Katniss is back, and there's gonna be trouble.
The latest--and final--installment of the Hunger Games series is decidedly darker than the previous films, but brings it to a satisfying conclusion. The story picks up where Part One left off--with Katniss (Jennifer Lawrence) recovering from an unexpected physical attack by Peeta (Josh Hutcherson), who was brainwashed while in captivity in the Capitol. Fueled by emotional pain and rage, Katniss no longer wants to just overthrow the ruthless President Snow (Donald Sutherland)--she's now determined to kill him. The leader of District 13, Alma Coin (Julianne Moore), refuses to allow her to join the rebel troops advancing on the Capitol, so Katniss sneaks aboard a supply craft headed there to support the impending invasion. When Coin discovers this, she opts to use Katniss for propaganda reasons. Katniss is no fool, and soon realizes she's being played by more than one player.
There's a hopelessness about the story, and several characters don't survive following Katniss on her quest for both revenge and freedom--but through it all, Katniss refuses to give up. No matter what Snow throws at her, she keeps moving forward, toward her objective. I'm not a fan of young adult fiction, dystopian or fantasy, but I've been hooked on this series from the start. Katniss' courage, borne out of her initial sacrifice to save her younger sister, Primrose, from becoming a "Tribute" in Snow's bloodthirsty Hunger Games, puts her in a class of rare young heroes that includes Luke Skywalker and Harry Potter. The character is well-developed and portrayed impressively by Lawrence.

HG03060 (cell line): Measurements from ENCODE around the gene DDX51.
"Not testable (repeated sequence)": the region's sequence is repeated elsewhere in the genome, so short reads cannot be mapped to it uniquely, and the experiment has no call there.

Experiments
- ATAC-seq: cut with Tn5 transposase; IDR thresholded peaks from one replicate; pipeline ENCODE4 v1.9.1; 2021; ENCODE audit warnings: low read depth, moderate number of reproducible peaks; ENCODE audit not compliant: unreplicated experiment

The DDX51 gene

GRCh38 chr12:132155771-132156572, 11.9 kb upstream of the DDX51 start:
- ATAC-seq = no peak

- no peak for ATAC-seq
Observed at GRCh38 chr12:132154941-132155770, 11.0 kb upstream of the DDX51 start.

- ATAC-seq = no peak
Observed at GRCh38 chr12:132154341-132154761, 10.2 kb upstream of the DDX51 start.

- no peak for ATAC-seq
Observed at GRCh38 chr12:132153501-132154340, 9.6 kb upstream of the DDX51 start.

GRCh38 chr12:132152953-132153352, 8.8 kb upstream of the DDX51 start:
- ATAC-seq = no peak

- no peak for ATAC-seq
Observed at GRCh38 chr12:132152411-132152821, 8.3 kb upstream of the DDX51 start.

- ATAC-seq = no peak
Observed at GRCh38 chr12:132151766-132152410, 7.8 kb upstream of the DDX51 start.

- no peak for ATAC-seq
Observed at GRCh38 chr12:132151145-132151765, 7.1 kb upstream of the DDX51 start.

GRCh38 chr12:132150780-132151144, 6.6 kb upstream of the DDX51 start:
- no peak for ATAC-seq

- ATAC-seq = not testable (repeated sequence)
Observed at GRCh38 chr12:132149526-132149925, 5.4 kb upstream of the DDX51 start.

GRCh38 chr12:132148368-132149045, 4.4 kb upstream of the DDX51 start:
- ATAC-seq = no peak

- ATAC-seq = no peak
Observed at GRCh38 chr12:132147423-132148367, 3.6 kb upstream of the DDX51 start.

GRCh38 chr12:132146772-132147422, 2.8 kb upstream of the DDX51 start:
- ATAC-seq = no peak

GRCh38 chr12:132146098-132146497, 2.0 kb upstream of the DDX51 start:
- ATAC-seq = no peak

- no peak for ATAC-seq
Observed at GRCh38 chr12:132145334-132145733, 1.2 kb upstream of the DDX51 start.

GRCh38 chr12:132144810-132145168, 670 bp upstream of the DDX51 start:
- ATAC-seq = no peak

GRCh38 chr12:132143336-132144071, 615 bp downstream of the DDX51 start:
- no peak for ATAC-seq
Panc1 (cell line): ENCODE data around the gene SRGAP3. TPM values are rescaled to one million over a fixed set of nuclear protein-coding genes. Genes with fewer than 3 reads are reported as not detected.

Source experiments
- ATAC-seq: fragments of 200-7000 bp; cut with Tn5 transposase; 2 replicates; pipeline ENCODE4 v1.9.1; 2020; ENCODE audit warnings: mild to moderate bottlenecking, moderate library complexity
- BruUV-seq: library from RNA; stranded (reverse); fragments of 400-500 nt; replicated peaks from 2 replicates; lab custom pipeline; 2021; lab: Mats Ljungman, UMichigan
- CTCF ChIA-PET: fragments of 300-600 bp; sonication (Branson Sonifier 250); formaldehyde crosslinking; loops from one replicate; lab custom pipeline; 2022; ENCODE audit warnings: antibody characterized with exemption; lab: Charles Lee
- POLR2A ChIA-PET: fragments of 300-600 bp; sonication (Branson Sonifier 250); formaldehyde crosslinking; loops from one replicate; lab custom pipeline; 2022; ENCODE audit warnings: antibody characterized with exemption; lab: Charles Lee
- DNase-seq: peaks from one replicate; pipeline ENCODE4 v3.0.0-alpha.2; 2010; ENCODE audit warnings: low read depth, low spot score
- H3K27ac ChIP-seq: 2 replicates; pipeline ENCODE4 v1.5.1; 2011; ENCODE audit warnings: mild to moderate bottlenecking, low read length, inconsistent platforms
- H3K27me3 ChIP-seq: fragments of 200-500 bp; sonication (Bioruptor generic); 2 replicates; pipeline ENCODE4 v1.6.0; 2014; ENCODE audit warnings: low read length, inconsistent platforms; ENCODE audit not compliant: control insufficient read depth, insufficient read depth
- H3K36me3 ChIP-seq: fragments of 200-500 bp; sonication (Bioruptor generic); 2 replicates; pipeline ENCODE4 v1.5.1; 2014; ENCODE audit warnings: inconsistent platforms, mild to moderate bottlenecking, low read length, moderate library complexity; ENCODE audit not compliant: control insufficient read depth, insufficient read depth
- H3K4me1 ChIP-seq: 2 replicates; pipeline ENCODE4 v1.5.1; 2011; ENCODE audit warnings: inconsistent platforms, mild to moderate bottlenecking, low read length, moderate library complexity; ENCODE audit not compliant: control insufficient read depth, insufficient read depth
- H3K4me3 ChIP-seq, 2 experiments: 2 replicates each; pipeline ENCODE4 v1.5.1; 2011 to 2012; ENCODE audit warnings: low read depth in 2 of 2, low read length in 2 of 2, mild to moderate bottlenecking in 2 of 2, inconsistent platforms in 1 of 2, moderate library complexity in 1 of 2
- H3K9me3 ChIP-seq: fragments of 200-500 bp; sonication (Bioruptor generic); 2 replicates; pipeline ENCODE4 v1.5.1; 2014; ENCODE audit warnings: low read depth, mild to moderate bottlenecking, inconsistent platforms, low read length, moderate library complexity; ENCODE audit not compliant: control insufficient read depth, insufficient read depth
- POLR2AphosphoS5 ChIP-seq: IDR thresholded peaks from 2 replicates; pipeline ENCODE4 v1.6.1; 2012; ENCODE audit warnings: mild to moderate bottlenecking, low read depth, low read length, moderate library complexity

There's also a love triangle, but it takes a back seat to the action. Both Peeta, now emerging from his brainwashing trauma, rediscovers his love for Katniss. Her childhood friend and partner in battle, Gale Hawthorne (Liam Hemsworth) also loves her. It's the sudden end of Katniss' relationship with Gale than I found the most frustrating part of the movie. Though there was an explanation--involving an attack on Snow's mansion that resulted in the deaths of children used as human shields (including Primrose Everdeen)--it just fell flat and seemed contrived.
When Snow's rule is overthrown and Coin assumes the role of president of Panem, Katniss is rewarded by Coin with the right to execute Snow. Katniss, however, has discovered there's a much bigger threat to Panem on the horizon than the ill and aging Snow. She makes a quick decision to eradicate that threat before it can take hold and leaves Snow's fate to an angry mob.
Plutarch (the late Philip Seymour Hoffman) is not at all surprised by Katniss' action. In a letter to her at the end of the movie, he tells her she's never disappointed him....